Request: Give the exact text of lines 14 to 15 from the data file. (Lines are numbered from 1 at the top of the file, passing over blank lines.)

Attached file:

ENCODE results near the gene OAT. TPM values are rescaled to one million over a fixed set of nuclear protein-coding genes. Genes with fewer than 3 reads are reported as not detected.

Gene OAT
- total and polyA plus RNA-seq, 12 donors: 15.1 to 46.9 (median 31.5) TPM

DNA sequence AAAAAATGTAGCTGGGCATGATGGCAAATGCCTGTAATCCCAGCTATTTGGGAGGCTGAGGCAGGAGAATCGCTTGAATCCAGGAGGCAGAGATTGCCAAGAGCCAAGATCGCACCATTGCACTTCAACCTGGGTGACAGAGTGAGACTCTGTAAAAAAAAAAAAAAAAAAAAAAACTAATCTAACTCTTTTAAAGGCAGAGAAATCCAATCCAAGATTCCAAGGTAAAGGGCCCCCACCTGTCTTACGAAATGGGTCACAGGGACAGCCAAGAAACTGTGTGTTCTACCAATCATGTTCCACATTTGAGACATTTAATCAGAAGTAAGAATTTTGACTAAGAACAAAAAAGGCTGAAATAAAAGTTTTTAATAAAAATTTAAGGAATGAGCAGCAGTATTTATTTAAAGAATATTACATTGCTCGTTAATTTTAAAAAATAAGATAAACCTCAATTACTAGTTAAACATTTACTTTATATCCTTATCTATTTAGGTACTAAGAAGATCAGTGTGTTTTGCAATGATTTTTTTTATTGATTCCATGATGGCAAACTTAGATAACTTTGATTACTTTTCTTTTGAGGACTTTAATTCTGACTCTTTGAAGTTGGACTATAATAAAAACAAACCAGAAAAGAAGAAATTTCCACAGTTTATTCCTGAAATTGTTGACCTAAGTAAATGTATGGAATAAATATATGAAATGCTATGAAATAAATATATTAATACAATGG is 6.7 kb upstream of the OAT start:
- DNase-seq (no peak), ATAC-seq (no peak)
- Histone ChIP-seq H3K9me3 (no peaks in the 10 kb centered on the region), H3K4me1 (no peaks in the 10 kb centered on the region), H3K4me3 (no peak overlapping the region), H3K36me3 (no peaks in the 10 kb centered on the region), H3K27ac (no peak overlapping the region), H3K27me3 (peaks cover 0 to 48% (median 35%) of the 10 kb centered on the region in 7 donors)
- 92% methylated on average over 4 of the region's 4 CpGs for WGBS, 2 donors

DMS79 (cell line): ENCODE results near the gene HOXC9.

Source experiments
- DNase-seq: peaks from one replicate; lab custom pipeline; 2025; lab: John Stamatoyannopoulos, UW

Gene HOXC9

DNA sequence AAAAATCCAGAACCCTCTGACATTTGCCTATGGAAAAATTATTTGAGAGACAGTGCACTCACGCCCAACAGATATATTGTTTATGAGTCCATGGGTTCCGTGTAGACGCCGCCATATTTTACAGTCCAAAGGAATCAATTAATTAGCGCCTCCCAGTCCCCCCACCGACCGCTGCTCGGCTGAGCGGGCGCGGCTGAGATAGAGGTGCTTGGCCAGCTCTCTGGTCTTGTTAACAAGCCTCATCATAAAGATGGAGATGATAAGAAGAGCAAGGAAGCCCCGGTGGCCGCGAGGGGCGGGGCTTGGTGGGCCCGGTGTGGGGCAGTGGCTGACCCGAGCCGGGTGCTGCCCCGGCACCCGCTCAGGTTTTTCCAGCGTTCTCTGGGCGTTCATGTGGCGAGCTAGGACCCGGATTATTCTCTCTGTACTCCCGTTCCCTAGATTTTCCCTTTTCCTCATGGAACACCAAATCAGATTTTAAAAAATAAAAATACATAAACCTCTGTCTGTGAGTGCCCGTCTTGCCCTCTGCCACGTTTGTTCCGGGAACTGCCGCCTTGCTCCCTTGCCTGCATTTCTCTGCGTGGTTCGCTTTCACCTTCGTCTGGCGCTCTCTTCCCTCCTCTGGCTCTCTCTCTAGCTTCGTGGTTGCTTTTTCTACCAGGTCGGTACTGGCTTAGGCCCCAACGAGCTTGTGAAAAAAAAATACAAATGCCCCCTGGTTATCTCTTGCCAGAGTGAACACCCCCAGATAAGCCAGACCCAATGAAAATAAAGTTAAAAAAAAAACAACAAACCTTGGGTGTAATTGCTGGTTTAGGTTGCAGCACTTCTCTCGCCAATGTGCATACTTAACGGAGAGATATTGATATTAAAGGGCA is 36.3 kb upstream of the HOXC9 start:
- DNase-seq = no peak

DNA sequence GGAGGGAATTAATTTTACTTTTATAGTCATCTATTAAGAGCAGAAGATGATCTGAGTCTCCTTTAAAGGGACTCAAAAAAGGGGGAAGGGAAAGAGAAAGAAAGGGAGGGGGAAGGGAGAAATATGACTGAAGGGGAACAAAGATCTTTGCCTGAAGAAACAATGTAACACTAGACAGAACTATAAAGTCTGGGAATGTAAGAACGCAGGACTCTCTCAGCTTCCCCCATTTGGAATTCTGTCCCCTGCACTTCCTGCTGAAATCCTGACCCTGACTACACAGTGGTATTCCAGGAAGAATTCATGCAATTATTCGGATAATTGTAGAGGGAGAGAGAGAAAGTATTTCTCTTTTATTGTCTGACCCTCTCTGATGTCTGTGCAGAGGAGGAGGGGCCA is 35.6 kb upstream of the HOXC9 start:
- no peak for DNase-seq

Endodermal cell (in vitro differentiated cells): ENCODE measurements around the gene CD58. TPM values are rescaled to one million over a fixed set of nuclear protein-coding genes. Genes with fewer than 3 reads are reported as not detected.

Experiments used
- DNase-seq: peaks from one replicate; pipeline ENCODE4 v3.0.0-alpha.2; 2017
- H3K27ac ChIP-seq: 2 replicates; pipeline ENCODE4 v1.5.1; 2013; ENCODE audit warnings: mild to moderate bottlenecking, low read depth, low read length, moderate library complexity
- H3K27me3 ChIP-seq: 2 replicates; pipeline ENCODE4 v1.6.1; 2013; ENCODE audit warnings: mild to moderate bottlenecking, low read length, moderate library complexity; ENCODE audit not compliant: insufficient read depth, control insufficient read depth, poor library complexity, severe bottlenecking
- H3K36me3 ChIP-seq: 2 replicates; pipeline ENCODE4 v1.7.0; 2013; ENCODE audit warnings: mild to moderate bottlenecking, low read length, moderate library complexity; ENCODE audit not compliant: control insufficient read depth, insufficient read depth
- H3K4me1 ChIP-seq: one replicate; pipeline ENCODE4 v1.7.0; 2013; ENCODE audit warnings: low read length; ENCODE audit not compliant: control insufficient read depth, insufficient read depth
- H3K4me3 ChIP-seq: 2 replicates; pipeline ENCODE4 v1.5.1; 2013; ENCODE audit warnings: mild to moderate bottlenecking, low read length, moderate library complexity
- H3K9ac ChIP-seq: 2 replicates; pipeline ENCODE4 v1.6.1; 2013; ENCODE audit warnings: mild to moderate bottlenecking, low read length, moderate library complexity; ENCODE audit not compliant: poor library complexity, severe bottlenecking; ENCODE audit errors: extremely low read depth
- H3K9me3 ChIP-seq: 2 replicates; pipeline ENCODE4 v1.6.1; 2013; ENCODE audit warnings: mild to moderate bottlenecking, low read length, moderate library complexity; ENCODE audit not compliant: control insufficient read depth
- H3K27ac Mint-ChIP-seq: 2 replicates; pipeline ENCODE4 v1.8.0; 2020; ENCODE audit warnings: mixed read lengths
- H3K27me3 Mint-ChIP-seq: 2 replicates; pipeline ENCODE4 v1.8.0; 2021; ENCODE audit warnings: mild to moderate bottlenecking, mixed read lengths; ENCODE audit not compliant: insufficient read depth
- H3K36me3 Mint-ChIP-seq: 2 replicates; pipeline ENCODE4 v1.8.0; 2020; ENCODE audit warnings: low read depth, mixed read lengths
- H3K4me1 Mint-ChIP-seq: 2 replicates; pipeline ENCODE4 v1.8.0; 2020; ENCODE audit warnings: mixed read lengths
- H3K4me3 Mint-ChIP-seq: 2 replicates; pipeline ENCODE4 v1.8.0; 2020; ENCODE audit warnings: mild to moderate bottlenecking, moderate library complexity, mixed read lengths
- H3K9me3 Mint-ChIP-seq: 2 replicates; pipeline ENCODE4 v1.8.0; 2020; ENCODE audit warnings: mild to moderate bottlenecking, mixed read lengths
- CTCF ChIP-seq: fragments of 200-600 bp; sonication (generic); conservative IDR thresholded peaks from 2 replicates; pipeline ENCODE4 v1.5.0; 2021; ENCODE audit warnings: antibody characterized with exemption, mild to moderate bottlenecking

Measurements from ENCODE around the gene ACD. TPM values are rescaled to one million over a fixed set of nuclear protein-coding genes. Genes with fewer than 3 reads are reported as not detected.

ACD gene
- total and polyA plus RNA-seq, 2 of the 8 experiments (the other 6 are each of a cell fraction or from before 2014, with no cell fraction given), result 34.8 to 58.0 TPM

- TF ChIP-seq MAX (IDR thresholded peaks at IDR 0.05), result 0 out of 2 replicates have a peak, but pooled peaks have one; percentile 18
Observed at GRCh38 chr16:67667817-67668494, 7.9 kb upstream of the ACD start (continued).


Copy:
DNA sequence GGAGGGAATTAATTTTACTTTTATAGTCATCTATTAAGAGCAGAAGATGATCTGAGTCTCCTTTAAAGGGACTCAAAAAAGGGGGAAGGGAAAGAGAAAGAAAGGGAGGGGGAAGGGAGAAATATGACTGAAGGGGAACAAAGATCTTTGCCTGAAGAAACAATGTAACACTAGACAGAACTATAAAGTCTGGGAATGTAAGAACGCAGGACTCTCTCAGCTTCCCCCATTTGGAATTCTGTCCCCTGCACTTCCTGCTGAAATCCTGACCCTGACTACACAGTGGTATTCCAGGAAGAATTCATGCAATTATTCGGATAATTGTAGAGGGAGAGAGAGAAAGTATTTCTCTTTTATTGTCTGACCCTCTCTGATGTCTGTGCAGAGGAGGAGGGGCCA is 35.6 kb upstream of the HOXC9 start:
- no peak for DNase-seq